Every medical student feels the pressure to perform, despite the paradigm shift to pass/fail systems. Medical schools inevitably rank students, if not by hard metrics like test scores then by soft skills that fall under the professionalism umbrella. Residency programs, in turn, pack these metrics into their decision to rank applicants as prospective trainees.
The primary hurdle for students begins at step 1; that is to say, it begins with the US Medical Licensing Exam (USMLE) Step 1. No amount of preparation ever seems to be enough for the single most important test a budding doctor will take. Yet surviving Step1 merely initiates a series of exams that stand between you and your medical degree. Furthermore, transitioning to the clerkship years challenges students to test their bank of knowledge in real time. Responsibilities now include rounding with the care team, researching histories, and developing care plans for patients. All the while, students must prepare for shelf exams with the intent to sit for Step 2 at the end of the third year.
Medical students have an appetite for success and require reliable, effective materials to study. As such, test prep companies have responded to this demand by flooding the market with dozens of books, review courses, flash card sets, and question banks. The number of options quickly mushrooms to the point of paralysis. Sadly, a paucity of independent analysis is available for the vast amount of resources. From the few studies available, an interesting trend appears to shed light on the best approach to succeed on standardized medical exams.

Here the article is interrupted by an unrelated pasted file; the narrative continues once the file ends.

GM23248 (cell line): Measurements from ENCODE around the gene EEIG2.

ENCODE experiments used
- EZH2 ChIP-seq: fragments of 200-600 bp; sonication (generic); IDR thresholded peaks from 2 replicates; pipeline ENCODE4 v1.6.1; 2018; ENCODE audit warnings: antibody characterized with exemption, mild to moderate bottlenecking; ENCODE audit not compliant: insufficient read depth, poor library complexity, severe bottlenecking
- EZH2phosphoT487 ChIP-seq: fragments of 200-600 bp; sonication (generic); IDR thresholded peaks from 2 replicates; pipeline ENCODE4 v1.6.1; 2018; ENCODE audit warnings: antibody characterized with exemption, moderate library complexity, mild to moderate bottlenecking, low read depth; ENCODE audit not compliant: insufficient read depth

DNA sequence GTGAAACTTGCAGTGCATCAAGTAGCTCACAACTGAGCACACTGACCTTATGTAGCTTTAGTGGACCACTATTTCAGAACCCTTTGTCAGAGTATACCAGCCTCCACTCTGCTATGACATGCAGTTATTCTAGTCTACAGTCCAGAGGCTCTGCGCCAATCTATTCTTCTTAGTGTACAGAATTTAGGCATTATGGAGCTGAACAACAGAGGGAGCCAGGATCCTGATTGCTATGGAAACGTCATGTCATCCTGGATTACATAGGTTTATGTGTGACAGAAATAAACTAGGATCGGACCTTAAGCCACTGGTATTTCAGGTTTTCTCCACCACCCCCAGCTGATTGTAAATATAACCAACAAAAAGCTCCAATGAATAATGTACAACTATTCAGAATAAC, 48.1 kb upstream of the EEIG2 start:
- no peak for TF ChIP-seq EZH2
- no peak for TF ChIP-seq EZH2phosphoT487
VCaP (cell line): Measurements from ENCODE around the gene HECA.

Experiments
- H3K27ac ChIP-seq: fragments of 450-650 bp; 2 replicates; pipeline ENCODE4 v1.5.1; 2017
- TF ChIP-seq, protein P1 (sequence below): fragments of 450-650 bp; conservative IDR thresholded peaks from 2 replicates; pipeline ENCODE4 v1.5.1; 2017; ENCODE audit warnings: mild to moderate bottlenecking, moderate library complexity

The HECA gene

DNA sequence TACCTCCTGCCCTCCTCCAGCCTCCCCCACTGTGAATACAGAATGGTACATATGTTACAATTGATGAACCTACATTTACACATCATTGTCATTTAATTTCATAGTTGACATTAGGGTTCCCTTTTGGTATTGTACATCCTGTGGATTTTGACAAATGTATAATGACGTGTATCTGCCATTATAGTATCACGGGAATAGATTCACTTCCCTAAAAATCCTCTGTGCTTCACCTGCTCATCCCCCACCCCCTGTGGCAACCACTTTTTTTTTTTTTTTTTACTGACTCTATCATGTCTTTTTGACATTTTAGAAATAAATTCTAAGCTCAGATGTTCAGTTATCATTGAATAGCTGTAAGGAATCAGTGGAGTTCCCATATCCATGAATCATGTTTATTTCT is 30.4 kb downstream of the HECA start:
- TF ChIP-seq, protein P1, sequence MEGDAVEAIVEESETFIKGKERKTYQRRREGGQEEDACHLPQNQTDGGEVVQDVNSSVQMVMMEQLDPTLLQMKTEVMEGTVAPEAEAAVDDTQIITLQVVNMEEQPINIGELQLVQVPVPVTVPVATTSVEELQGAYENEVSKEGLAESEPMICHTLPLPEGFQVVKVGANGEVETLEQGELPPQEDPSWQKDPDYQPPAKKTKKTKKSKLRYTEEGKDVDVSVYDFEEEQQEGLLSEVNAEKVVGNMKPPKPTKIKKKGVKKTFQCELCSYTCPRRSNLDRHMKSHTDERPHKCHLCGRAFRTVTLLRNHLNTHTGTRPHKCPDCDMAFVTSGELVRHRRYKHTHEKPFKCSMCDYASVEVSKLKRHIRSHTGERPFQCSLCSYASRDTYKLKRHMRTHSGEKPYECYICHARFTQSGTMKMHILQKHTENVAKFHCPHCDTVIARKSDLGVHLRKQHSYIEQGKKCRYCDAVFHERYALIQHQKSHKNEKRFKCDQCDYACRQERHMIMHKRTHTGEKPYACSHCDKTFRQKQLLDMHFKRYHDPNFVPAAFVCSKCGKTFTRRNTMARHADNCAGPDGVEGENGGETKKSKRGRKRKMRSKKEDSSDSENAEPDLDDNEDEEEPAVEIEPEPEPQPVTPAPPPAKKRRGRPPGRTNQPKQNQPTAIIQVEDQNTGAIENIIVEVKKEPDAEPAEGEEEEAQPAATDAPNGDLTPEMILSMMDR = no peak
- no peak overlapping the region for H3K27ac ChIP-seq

Red Book, Blue Book, Old Book, New Book
The harsh reality is that medical students face an overwhelming flood of information in 4 years of school. Having a comprehensive guidebook with which to synthesize the clutter of facts into a coherent message remains paramount. In fact, virtually everyone pursuing an MD must first master the FA (First Aid). This bible becomes every medical trainee's go-to source for a thorough overview of the lessons found in the classroom, the lab, and the hospital.
In fact, a wise upperclassman once claimed that memorization of First Aid was practically required to excel on USMLE tests. One caveat: This student earned one of the highest Step 1 scores ever at his home institution. But as I'll detail later, other factors may have contributed to his success.
Diving deeper into a particular subject for shelf exams requires a more specialized book series. Publishers—including the Board Review Series, Case Files, Kaplan, Deja Review, and countless others—offer in-depth compositions on family medicine to surgery and everything in between. Yet anxiety inevitably sets in when students mull over picking the "best" from the rest: Informal student polls and blogs fail to identify the superior resource for each subject, let alone the dominant series for all core rotations.[2,3,4]
Fortunately, a forest can be seen through the trees: All reports suggest choosing one or two books on each subject (even combining those from different publishers) and sticking with them during each rotation. This way, students gain a sense of consistency that will increase the odds of retaining information for the tests. However, reading is only half the battle.
How do you know everything stuck?
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Cite this: The Study Tools Students Should Actually Be Using - Medscape - Feb 01, 2018.